Background/objectives: To provide a reliable assessment of the hypothesized association of fish consumption with stroke risk accumulatively, an updated meta-analysis of published prospective cohort studies was conducted.
Subjects/methods: Prospective cohort studies through April 2012 in peer-reviewed journals indexed in MEDLINE and EMBASE were selected. Additional information was retrieved through Google or a search of the reference list in relevant articles. The main outcome measure was the weighted hazards ratio (HR) and corresponding 95% confidence interval (CI) for incident stroke according to fish consumption using a random-effects model.
Results: A database was derived from 16 eligible studies (19 cohorts), including 402,127 individuals (10,568 incident cases) with an average 12.8 years of follow-up. Compared with those who never consumed fish or ate fish <1/month, the pooled adjusted HRs of total stroke risk were 0.97 (95% CI, 0.87-1.08), 0.86 (0.80-0.93), 0.91 (0.85-0.98) and 0.87 (0.79-0.96) for those who consumed fish 1-3/month, 1/week, 2-4/week and ~5/week, respectively (P(linear trend) = 0.09; P(nonlinear trend) = 0.02). Study location was a modifier. An inverse association between fish intake and stroke incidence was only found by studies conducted in North America. The modest inverse associations were more pronounced with ischemic stroke and were attenuated with hemorrhagic stroke.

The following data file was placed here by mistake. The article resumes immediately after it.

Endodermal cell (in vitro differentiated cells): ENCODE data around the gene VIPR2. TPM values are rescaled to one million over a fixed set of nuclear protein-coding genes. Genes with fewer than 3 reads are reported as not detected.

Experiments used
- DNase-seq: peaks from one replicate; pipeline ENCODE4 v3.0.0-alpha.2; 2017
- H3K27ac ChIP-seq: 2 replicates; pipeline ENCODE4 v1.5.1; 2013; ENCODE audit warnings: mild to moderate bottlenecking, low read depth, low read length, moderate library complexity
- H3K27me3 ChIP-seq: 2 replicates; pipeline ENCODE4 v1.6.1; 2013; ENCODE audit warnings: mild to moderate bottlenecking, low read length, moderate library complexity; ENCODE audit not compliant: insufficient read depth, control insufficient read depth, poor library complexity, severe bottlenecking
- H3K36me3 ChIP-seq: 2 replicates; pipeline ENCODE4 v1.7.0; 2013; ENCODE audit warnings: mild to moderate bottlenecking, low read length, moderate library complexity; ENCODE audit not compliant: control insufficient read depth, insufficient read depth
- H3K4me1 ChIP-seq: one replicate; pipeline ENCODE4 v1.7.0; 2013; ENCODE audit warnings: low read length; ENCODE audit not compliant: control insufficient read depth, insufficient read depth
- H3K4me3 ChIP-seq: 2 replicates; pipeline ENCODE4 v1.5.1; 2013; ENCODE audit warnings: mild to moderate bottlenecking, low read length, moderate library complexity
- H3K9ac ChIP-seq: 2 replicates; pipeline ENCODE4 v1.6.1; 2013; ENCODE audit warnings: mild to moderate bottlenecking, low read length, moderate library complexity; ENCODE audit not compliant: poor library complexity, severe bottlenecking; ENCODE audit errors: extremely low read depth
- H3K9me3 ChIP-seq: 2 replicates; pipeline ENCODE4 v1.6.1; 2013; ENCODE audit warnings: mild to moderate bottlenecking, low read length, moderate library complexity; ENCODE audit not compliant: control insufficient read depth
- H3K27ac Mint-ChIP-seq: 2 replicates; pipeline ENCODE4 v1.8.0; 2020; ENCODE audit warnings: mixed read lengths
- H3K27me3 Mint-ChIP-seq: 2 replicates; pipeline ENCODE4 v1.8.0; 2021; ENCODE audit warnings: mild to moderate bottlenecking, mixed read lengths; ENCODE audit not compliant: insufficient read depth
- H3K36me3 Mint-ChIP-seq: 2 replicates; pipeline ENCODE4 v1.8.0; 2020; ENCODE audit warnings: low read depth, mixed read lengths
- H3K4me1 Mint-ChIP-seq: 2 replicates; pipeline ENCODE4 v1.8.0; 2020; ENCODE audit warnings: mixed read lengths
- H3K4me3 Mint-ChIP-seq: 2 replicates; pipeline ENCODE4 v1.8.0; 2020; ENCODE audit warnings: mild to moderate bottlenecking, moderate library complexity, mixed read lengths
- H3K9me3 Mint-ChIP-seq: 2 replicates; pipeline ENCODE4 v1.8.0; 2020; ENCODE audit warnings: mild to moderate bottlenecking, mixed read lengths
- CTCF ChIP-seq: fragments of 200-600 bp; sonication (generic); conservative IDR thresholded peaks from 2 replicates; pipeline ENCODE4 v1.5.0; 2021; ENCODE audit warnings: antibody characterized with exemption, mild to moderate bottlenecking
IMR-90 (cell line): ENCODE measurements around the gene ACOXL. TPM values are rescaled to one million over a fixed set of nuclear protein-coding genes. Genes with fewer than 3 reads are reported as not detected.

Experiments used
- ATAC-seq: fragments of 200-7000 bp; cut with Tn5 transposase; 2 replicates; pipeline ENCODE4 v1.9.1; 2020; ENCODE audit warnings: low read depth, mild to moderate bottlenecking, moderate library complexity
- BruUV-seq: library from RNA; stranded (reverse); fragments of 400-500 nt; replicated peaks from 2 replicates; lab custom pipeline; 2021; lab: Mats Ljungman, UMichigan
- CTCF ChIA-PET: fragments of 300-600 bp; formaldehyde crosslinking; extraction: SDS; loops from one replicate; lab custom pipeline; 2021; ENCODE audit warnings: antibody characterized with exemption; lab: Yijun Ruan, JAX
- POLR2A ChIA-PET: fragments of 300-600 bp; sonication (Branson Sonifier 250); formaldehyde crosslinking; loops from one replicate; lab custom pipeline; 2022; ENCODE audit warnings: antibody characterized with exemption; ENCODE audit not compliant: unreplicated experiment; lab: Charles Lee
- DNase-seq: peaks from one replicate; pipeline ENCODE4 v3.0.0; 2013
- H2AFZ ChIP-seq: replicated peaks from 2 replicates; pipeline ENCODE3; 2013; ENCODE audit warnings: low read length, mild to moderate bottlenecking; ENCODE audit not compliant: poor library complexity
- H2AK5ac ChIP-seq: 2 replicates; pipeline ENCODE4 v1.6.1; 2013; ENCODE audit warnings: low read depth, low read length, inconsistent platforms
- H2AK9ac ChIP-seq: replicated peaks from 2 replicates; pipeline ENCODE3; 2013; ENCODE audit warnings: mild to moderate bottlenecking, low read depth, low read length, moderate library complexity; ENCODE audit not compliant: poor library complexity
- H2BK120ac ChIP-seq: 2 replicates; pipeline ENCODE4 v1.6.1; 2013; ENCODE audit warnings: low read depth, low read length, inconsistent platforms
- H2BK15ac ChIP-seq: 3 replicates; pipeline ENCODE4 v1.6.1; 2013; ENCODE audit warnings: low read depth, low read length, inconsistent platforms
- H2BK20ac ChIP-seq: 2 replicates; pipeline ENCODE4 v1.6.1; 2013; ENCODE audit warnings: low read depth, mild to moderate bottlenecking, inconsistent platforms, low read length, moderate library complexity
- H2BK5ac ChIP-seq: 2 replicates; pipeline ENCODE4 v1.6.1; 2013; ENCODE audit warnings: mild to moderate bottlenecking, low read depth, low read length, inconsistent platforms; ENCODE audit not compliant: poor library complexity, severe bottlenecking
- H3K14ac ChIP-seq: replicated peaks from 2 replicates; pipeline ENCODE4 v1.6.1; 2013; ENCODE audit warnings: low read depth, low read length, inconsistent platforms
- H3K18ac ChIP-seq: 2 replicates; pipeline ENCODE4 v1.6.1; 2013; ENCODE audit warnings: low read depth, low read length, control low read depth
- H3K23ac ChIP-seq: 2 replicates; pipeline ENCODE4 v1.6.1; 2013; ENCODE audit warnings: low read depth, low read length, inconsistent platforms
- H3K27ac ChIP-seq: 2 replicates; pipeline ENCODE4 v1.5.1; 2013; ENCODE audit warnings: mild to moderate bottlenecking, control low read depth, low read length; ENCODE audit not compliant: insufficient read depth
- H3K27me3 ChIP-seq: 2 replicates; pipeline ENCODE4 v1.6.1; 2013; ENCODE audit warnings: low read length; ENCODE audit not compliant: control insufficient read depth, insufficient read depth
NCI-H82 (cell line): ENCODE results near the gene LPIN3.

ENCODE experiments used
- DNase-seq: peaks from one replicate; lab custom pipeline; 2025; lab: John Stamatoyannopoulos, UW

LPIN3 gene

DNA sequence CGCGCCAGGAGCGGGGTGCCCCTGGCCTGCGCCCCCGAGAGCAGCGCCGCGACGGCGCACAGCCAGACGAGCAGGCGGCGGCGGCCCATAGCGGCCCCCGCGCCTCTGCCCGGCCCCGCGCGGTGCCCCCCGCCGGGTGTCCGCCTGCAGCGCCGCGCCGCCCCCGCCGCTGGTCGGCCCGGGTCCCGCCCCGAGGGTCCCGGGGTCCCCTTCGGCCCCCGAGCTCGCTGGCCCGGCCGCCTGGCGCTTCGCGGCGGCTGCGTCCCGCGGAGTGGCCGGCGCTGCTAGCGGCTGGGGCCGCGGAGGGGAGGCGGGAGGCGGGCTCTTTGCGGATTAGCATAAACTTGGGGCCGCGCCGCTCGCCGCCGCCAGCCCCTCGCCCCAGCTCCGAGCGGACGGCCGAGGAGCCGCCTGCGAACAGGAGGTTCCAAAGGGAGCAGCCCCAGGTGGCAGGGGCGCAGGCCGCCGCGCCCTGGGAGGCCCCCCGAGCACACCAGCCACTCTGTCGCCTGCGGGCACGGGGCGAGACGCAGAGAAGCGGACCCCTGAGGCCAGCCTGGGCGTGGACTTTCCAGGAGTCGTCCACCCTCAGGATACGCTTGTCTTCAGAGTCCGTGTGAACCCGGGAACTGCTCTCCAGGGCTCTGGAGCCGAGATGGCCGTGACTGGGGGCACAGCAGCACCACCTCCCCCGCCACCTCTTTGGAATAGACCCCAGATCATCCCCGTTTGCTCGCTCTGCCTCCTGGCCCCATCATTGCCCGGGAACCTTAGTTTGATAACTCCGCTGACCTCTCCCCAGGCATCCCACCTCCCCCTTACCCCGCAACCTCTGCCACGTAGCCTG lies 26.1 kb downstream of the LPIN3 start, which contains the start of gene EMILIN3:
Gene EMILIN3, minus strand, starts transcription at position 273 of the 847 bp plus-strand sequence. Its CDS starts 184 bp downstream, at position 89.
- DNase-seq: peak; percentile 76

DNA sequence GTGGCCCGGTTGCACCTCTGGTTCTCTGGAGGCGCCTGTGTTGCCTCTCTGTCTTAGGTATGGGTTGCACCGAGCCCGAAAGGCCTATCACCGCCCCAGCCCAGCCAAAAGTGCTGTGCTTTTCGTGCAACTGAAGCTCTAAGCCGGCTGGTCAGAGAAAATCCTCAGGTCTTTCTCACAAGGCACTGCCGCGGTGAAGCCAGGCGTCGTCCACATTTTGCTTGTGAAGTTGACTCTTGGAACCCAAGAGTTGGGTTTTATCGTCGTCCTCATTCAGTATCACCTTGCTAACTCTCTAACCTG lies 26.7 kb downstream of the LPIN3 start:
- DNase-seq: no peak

Conclusions: Accumulated evidence generated from this meta-analysis suggests that fish intake may have a protective effect against the risk of stroke, particularly ischemic stroke.